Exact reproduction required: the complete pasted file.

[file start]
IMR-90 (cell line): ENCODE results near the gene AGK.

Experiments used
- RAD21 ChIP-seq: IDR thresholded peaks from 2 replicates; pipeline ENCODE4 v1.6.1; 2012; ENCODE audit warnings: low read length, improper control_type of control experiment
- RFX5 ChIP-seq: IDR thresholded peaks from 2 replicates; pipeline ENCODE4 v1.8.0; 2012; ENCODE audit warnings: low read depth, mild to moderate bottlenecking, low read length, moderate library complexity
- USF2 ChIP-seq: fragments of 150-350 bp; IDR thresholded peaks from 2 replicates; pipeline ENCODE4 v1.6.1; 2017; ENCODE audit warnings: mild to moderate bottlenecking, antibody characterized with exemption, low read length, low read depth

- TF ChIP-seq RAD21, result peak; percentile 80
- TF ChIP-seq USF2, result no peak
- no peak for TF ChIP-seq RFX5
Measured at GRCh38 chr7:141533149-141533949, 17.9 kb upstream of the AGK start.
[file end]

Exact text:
IMR-90 (cell line): ENCODE results near the gene AGK.

Experiments used
- RAD21 ChIP-seq: IDR thresholded peaks from 2 replicates; pipeline ENCODE4 v1.6.1; 2012; ENCODE audit warnings: low read length, improper control_type of control experiment
- RFX5 ChIP-seq: IDR thresholded peaks from 2 replicates; pipeline ENCODE4 v1.8.0; 2012; ENCODE audit warnings: low read depth, mild to moderate bottlenecking, low read length, moderate library complexity
- USF2 ChIP-seq: fragments of 150-350 bp; IDR thresholded peaks from 2 replicates; pipeline ENCODE4 v1.6.1; 2017; ENCODE audit warnings: mild to moderate bottlenecking, antibody characterized with exemption, low read length, low read depth

- TF ChIP-seq RAD21, result peak; percentile 80
- TF ChIP-seq USF2, result no peak
- no peak for TF ChIP-seq RFX5
Measured at GRCh38 chr7:141533149-141533949, 17.9 kb upstream of the AGK start.